You want to plant a garden, not dig holes in the yard, but where to begin? Real Woman asked local experts to give us the dirt on easy-care gardening. Now channel your inner Mother Nature, and get growing.
5 Easy-Grow Produce Picks
Luckily for beginniner gardeners in the Mercer County area, easy-to-grow produce options abound, says Burpee’s Vegetable Product Manager Chelsey E. Fields. Here, some of her top picks for local plantings.
Roadside stands and community gardens often seem overrun with zucchini, cucumbers, tomatoes, peppers, and eggplants, owing to their high yield and easy attitude. If your neighbors aren’t already sneaking their extras onto your doorstep, these are perfect picks for an easy-care veggie garden. (Start squash and cuke plants from seed and the rest from seedlings.)
Foodies, though, may enjoy supplementing these abundant staples with some interesting options like these. The first three are large-seeded, so they’re easy to sow, even for kids. The others grow nicely from plants, which you can order online (at burpee.com) or purchase locally. Information on factors like spacing, planting depth, and daily care are clearly explained on seed or plant packaging. Burpee also has a mobile app that will tell you what to sow when, based upon your zip code.
Big Kahuna Bush Beans
These giant beans grow on compact bushes, so they work well in patio pots or garden beds. The 11-inch pods are easy for little hands to harvest and a snap to clean for cooking. They also provide a quick payoff, as they’re ready to harvest in under 2 months.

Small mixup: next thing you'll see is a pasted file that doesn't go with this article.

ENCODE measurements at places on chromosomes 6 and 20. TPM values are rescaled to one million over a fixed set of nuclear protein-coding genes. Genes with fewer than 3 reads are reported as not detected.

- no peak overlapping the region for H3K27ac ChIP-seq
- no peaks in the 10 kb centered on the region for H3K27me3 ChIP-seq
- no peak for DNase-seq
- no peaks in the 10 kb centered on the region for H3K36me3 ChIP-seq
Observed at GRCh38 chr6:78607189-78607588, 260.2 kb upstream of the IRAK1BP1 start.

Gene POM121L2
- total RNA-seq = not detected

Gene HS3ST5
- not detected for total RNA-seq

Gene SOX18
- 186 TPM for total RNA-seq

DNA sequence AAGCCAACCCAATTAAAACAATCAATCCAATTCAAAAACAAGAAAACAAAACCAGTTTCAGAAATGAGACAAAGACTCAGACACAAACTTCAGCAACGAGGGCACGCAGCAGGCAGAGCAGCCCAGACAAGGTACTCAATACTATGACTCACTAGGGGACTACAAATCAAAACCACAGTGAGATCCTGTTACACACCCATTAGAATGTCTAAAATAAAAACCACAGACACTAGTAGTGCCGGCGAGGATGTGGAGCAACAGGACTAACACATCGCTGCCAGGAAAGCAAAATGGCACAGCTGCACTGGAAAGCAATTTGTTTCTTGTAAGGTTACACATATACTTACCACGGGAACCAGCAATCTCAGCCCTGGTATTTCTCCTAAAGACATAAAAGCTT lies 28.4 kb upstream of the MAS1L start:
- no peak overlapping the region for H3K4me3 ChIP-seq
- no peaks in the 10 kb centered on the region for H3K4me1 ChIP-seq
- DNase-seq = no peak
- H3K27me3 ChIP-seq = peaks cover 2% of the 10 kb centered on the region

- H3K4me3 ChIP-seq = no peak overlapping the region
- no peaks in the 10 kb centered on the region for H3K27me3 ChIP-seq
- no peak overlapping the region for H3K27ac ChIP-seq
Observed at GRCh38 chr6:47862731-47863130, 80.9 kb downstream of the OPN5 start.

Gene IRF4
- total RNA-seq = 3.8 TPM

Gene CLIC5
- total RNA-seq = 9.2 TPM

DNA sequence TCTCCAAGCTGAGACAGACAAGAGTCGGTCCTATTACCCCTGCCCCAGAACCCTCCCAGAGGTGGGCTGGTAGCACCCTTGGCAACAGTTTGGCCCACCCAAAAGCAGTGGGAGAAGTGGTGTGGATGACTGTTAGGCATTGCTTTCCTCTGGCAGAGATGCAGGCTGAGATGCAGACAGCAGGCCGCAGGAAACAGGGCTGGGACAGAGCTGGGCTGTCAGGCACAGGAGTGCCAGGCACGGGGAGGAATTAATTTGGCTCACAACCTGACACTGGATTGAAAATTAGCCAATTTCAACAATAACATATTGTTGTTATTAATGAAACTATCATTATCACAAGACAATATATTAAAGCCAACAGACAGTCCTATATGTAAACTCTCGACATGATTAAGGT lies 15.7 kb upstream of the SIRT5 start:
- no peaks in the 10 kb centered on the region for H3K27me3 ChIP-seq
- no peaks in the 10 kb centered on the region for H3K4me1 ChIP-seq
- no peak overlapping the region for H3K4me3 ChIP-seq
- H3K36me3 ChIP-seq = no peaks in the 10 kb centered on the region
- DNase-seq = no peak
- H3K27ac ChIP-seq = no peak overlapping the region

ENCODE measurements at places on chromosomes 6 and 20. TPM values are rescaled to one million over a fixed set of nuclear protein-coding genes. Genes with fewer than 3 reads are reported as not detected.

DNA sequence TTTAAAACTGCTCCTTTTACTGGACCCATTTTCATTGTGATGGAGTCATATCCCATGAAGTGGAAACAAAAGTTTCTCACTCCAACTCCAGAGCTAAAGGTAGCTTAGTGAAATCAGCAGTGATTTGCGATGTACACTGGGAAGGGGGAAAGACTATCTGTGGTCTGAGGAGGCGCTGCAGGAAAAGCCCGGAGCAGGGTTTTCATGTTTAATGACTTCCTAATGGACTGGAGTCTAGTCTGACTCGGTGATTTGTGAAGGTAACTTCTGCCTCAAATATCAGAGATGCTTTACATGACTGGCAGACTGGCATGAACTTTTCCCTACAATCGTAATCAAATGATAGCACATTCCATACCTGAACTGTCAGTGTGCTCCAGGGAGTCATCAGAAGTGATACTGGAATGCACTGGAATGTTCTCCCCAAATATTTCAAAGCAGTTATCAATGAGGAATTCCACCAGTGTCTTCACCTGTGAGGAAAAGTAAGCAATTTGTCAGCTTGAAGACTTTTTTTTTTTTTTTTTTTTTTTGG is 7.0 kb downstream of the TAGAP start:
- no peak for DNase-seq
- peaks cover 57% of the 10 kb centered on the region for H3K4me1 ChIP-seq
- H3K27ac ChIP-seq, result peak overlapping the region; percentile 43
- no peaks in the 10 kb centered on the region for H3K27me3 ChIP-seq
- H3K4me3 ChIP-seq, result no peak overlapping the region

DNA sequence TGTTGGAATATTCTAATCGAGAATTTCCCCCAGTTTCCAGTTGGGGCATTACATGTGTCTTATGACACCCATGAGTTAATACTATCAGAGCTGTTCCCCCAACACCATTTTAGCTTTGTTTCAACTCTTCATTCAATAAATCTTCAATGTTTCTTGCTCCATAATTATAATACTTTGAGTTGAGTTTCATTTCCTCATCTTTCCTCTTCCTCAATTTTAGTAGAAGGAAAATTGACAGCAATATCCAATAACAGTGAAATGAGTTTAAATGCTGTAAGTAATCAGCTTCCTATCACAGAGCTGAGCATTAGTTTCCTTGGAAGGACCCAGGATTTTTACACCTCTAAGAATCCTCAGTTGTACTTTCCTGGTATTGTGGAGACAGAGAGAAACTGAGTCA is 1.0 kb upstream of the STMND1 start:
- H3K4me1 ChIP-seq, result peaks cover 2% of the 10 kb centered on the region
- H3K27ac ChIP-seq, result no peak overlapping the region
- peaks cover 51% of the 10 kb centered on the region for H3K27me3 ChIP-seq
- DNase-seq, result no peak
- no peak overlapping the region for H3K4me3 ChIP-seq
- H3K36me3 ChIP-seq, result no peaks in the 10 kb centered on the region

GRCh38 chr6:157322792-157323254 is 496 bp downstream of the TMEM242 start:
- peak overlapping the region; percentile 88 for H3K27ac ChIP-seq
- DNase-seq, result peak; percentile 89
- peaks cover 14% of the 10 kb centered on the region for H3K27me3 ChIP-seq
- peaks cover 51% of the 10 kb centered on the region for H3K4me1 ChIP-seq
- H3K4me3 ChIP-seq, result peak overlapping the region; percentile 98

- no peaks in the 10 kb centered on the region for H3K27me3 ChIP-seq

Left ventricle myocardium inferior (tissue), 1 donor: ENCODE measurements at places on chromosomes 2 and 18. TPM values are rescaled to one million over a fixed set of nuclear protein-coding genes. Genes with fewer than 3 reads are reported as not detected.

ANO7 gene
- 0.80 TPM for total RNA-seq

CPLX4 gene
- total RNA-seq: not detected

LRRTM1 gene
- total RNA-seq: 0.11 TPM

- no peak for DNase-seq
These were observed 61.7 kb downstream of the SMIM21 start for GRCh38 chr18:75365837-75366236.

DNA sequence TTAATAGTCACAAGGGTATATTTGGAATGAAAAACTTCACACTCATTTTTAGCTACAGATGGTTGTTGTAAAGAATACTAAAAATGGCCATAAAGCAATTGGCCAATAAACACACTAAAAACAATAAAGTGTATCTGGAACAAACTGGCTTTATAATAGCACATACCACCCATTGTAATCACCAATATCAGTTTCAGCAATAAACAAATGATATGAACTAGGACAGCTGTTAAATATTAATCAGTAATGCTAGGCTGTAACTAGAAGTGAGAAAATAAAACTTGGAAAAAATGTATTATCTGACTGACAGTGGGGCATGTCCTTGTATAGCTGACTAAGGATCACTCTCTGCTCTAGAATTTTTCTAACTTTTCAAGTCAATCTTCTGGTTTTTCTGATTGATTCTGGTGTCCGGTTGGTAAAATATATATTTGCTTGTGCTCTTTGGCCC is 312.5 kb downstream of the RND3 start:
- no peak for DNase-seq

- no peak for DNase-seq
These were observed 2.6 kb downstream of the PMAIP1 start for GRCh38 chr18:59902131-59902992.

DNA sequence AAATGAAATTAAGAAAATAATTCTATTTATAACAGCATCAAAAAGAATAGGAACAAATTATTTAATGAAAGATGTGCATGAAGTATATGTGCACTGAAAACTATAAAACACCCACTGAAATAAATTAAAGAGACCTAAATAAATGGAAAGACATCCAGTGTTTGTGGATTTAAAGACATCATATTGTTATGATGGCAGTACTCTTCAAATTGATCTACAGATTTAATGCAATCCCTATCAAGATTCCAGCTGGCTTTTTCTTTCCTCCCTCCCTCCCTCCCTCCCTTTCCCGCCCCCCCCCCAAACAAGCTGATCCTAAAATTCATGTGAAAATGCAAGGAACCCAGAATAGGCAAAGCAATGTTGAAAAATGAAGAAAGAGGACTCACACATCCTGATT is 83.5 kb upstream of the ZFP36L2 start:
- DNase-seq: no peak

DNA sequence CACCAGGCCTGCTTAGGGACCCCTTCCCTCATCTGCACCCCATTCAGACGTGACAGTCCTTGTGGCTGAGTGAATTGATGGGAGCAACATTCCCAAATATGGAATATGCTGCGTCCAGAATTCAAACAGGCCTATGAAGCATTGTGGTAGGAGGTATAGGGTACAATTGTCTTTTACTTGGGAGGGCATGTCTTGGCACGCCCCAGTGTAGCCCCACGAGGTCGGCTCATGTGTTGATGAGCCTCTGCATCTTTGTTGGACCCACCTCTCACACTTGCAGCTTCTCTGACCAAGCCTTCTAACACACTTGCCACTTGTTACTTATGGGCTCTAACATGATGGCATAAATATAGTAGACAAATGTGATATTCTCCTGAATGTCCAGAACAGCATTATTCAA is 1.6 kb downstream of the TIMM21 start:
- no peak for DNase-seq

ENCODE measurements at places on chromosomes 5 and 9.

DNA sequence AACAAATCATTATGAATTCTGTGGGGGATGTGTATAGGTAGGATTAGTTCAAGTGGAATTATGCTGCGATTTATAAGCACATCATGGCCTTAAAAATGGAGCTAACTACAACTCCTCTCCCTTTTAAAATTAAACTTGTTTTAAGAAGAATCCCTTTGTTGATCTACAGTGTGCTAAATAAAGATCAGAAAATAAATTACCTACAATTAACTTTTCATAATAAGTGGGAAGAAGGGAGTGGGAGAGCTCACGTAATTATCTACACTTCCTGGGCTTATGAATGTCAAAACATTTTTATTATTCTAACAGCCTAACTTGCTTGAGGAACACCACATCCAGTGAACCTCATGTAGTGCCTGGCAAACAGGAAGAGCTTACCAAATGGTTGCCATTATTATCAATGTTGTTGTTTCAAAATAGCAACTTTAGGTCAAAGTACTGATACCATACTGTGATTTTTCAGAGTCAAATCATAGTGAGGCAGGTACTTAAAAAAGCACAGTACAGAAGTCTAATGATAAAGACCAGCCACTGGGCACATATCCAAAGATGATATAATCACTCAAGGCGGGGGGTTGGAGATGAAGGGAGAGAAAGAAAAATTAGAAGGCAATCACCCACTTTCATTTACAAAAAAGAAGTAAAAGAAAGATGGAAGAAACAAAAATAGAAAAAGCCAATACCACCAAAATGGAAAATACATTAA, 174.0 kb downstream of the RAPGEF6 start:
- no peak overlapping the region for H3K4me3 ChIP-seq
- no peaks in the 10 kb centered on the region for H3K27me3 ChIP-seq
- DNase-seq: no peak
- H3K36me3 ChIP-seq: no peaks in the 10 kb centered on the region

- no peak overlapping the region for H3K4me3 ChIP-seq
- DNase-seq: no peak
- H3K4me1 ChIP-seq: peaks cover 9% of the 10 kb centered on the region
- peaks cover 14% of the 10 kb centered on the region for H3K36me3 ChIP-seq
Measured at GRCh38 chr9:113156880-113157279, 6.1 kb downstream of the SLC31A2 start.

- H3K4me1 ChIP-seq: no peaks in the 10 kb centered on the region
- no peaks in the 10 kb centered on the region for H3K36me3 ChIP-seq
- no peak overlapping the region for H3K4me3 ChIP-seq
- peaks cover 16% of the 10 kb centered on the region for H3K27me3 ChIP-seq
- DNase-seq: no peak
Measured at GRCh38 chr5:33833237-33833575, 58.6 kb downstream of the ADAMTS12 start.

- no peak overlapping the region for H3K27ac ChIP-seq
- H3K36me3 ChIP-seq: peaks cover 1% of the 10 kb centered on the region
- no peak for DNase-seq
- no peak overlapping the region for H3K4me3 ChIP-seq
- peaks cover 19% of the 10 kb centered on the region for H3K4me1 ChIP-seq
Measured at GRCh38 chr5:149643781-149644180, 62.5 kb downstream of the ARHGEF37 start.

Mexican Sour Gherkin Cucumber
These plants yield dozens of lemony-sweet 1-inch cukes that are perfect for salads, snacking, or pickling. Though they’re vining, the fruits are lightweight, so the plants do nicely in hanging baskets as well as on trellises.
Cupcake Hybrid Summer Squash
This customer favorite offers muffin-shaped fruits 2- to 5-inches long with a sweet-and-savory flavor. They’re your new go-to for grilling and stuffing, as they have soft skin like that of a zucchini. The plant’s 3-foot spread means you can grow it in a small bed or a 24-inch-diameter pot. One plant should be plenty for a family.
Meatball Hybrid Eggplant
Get ready to make Meatless Mondays more exciting. These 5-inch rotund fruits capture “the flavor and texture of meat” as no other veggie can. Use it in everything from meatballs to veggie burgers to baba ganoush. These seeds need to be started indoors, so beginners may want to order plants instead.
Peppermint Chocolate Mint
New this year, this peppermint-patty-flavored perennial lends a sweet aroma to your garden—and a delectable flavor to iced tea, fruit salad, or ice cream. As with eggplant, purchase seedlings to plant, but be sure to confine these plants to pots, or they’ll take over your garden.
3 Questions for Chelsey Fields
Bringing the farm-to-table concept to your kitchen may be easier than you think. Here, some insights from Burpee Vegetable Product Manager Chelsey E. Fields.
Q: Are vegetable gardens a big undertaking?
A: Most people feel that their number one barrier to home gardening is time. There’s a misconception that your first garden is going to be this giant undertaking, but it’s ok to start small and then build up from there.
Q: How do I choose what to grow?
A: Rather than growing what you think you should, select a few foods that interest you and that will do well in your area. How many people are in your household? What do you want to do with your harvest? Do you want to grow lunchbox snacks, enjoy a weekly side dish or a nightly salad, or pluck the occasional sprig of fresh herbs? Your answers may help reveal what and how much to plant.
Q: What should I know about local soil?
A: In Bucks County, we have some clay soil, and in New Jersey the soil can be sandier. You can search online to locate local cooperative extension agencies, which analyze your soil in spring to tell you what you need to add for optimal conditions. Even the smallest garden will benefit from working in a few bags of composted manure.